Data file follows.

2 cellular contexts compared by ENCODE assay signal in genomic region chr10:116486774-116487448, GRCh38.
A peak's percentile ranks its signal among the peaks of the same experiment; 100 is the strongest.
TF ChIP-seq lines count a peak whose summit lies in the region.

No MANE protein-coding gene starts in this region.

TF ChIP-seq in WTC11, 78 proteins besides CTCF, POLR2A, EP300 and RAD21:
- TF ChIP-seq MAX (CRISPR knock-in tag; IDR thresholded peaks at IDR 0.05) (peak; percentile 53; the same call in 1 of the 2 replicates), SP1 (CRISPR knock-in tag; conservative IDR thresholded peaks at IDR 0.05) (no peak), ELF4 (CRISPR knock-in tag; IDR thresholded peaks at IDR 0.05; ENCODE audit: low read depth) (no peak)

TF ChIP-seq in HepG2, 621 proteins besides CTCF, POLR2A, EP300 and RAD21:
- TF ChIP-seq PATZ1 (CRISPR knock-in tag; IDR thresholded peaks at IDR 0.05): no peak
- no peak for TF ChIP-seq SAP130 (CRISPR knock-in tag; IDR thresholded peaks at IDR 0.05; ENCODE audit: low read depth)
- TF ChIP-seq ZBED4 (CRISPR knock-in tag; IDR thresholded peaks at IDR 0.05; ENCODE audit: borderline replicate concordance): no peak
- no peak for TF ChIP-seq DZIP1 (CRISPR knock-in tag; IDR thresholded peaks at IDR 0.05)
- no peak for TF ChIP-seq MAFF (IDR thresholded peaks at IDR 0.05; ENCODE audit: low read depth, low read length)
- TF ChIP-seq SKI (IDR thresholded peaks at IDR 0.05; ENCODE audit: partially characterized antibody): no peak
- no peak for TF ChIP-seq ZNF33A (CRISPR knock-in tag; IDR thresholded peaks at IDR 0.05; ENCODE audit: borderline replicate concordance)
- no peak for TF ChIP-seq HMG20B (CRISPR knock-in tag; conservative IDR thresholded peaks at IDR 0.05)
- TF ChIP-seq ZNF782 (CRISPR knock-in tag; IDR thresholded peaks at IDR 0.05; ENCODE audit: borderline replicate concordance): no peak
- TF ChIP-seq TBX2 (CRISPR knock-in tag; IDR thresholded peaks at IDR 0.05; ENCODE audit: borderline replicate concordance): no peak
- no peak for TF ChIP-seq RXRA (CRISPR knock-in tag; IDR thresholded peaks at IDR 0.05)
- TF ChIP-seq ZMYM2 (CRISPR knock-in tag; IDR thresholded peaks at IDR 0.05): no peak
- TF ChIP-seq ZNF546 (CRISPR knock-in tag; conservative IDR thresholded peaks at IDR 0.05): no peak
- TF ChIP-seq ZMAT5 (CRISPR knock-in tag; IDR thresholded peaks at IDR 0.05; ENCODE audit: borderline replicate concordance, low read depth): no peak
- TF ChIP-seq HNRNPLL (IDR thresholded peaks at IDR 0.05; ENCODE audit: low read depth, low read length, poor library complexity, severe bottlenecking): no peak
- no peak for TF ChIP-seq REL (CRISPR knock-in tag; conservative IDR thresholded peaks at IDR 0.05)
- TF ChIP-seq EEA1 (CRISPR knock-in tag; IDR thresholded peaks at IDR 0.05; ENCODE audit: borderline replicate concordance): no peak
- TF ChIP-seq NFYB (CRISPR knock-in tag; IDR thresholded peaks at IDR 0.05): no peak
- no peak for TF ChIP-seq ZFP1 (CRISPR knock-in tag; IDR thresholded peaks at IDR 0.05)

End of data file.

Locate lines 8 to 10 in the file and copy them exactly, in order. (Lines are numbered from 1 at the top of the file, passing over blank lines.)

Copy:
- TF ChIP-seq PATZ1 (CRISPR knock-in tag; IDR thresholded peaks at IDR 0.05): no peak
- no peak for TF ChIP-seq SAP130 (CRISPR knock-in tag; IDR thresholded peaks at IDR 0.05; ENCODE audit: low read depth)
- TF ChIP-seq ZBED4 (CRISPR knock-in tag; IDR thresholded peaks at IDR 0.05; ENCODE audit: borderline replicate concordance): no peak